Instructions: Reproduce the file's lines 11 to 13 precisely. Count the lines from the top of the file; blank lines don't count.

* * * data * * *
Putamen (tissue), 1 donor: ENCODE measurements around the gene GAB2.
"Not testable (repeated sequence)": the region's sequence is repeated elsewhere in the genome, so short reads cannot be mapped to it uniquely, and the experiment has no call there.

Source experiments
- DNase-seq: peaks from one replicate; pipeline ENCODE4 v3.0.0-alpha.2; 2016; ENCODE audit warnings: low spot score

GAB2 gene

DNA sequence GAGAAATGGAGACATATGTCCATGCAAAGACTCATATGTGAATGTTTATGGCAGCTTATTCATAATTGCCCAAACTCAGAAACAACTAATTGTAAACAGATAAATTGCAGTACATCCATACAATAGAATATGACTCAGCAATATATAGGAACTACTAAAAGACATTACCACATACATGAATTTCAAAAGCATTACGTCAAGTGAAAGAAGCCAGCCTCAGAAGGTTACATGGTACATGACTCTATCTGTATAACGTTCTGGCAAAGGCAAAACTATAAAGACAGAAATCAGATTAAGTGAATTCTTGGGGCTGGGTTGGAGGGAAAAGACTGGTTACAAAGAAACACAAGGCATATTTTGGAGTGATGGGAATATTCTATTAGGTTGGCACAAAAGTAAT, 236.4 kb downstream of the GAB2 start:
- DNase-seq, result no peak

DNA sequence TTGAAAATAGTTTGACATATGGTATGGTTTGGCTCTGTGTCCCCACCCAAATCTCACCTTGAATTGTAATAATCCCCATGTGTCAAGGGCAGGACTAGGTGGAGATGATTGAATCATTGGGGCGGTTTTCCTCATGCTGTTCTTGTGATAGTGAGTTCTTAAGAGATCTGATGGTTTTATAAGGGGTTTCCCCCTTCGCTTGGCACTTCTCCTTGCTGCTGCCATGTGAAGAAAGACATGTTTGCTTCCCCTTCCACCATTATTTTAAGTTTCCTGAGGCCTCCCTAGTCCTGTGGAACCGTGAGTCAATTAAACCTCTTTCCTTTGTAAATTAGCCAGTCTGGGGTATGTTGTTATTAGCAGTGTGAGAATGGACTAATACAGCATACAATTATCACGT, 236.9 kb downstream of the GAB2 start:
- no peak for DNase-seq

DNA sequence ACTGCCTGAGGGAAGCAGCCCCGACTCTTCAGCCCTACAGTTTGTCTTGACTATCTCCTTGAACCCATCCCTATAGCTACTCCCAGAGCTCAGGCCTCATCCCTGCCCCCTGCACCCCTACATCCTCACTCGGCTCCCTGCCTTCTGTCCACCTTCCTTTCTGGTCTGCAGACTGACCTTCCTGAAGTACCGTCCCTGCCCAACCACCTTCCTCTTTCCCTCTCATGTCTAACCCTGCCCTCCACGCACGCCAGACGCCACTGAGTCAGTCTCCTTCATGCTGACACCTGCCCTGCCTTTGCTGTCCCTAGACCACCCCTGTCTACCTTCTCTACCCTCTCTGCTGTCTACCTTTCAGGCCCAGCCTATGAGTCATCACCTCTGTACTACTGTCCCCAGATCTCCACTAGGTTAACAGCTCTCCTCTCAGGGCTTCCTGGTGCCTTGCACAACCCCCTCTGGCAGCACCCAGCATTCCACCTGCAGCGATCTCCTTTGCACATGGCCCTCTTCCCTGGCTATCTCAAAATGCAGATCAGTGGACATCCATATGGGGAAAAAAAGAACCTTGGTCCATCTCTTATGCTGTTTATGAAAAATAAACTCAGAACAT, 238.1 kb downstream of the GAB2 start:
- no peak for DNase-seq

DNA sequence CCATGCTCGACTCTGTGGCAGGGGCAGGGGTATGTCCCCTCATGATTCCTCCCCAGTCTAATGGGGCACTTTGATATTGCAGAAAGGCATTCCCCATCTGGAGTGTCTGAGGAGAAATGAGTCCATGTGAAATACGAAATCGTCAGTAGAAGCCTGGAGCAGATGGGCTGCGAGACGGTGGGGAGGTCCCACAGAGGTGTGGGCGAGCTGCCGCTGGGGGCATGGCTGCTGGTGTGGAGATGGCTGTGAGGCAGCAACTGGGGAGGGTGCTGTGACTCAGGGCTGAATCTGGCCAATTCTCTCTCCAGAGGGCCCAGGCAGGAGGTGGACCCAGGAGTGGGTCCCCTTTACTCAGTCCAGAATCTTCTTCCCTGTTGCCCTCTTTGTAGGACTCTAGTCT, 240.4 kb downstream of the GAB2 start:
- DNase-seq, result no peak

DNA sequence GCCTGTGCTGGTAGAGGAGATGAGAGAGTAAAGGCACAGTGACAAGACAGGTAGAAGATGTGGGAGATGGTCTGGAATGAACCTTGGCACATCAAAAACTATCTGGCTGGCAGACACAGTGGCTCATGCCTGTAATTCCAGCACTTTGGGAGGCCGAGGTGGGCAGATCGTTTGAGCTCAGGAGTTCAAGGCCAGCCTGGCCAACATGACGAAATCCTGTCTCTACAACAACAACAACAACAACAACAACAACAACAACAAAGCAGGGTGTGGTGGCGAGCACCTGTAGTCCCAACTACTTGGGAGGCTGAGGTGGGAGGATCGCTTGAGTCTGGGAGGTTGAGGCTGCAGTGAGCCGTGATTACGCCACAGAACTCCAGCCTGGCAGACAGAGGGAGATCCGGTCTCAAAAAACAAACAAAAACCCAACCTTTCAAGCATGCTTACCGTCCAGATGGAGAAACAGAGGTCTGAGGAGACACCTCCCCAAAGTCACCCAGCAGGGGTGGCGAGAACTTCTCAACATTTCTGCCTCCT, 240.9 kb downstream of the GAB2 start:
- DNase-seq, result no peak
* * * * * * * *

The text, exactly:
- no peak for DNase-seq

DNA sequence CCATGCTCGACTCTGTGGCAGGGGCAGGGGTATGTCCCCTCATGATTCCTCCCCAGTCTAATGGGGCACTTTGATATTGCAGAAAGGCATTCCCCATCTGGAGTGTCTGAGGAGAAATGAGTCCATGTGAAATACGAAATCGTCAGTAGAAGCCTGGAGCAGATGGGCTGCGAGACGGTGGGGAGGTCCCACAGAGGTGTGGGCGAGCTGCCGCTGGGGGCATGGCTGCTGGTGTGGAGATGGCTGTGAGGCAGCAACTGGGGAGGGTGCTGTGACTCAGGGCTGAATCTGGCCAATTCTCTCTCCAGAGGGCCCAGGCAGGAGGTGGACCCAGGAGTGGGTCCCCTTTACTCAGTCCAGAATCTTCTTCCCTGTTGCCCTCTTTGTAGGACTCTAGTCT, 240.4 kb downstream of the GAB2 start:
- DNase-seq, result no peak